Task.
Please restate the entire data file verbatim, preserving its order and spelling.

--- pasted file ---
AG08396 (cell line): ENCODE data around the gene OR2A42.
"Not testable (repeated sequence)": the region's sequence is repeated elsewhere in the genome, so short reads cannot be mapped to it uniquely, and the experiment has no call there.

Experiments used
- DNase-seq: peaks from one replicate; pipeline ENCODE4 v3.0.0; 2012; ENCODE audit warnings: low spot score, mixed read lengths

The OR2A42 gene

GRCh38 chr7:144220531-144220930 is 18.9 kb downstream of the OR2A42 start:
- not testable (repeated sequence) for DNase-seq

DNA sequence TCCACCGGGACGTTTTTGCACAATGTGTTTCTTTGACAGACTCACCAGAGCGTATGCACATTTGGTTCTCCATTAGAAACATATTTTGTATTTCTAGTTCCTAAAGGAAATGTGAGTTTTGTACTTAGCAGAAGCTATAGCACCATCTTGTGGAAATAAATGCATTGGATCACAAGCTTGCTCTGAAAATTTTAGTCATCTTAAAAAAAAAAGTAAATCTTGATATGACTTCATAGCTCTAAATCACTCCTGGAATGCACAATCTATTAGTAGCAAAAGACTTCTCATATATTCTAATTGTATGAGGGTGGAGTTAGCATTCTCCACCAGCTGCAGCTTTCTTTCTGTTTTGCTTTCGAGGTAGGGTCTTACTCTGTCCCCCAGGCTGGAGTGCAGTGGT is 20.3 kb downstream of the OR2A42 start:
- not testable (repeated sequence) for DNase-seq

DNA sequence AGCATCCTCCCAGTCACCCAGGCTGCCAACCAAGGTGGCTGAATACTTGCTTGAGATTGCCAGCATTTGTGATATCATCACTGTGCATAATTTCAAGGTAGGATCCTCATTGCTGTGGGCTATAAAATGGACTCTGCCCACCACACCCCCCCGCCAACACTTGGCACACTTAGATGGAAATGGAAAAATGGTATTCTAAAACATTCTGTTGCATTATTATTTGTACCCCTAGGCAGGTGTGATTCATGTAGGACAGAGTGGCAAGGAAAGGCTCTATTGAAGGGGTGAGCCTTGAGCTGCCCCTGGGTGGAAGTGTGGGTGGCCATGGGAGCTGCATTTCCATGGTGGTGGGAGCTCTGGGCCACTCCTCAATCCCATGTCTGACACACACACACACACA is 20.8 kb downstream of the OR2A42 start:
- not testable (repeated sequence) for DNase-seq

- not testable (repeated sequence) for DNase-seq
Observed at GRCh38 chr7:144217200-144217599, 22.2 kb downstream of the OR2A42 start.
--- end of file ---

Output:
AG08396 (cell line): ENCODE data around the gene OR2A42.
"Not testable (repeated sequence)": the region's sequence is repeated elsewhere in the genome, so short reads cannot be mapped to it uniquely, and the experiment has no call there.

Experiments used
- DNase-seq: peaks from one replicate; pipeline ENCODE4 v3.0.0; 2012; ENCODE audit warnings: low spot score, mixed read lengths

The OR2A42 gene

GRCh38 chr7:144220531-144220930 is 18.9 kb downstream of the OR2A42 start:
- not testable (repeated sequence) for DNase-seq

DNA sequence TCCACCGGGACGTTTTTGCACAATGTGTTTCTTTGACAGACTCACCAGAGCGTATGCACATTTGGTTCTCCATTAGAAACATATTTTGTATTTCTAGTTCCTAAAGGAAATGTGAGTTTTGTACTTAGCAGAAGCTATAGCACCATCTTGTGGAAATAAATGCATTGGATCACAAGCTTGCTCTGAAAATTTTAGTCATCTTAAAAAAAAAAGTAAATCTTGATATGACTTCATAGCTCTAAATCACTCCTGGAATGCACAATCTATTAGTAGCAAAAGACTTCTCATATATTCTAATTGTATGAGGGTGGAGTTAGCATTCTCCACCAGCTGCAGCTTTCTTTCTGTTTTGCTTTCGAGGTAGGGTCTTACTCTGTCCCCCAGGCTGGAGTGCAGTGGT is 20.3 kb downstream of the OR2A42 start:
- not testable (repeated sequence) for DNase-seq

DNA sequence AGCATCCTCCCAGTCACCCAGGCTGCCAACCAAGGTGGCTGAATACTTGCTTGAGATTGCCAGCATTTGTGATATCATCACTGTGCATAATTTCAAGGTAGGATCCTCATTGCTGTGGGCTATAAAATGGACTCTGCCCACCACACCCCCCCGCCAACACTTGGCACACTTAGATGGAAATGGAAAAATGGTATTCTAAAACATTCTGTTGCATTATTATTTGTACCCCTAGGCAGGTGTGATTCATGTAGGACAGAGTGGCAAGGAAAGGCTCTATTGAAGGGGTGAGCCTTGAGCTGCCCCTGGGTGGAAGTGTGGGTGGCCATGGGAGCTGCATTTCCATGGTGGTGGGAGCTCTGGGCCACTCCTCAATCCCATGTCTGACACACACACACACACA is 20.8 kb downstream of the OR2A42 start:
- not testable (repeated sequence) for DNase-seq

- not testable (repeated sequence) for DNase-seq
Observed at GRCh38 chr7:144217200-144217599, 22.2 kb downstream of the OR2A42 start.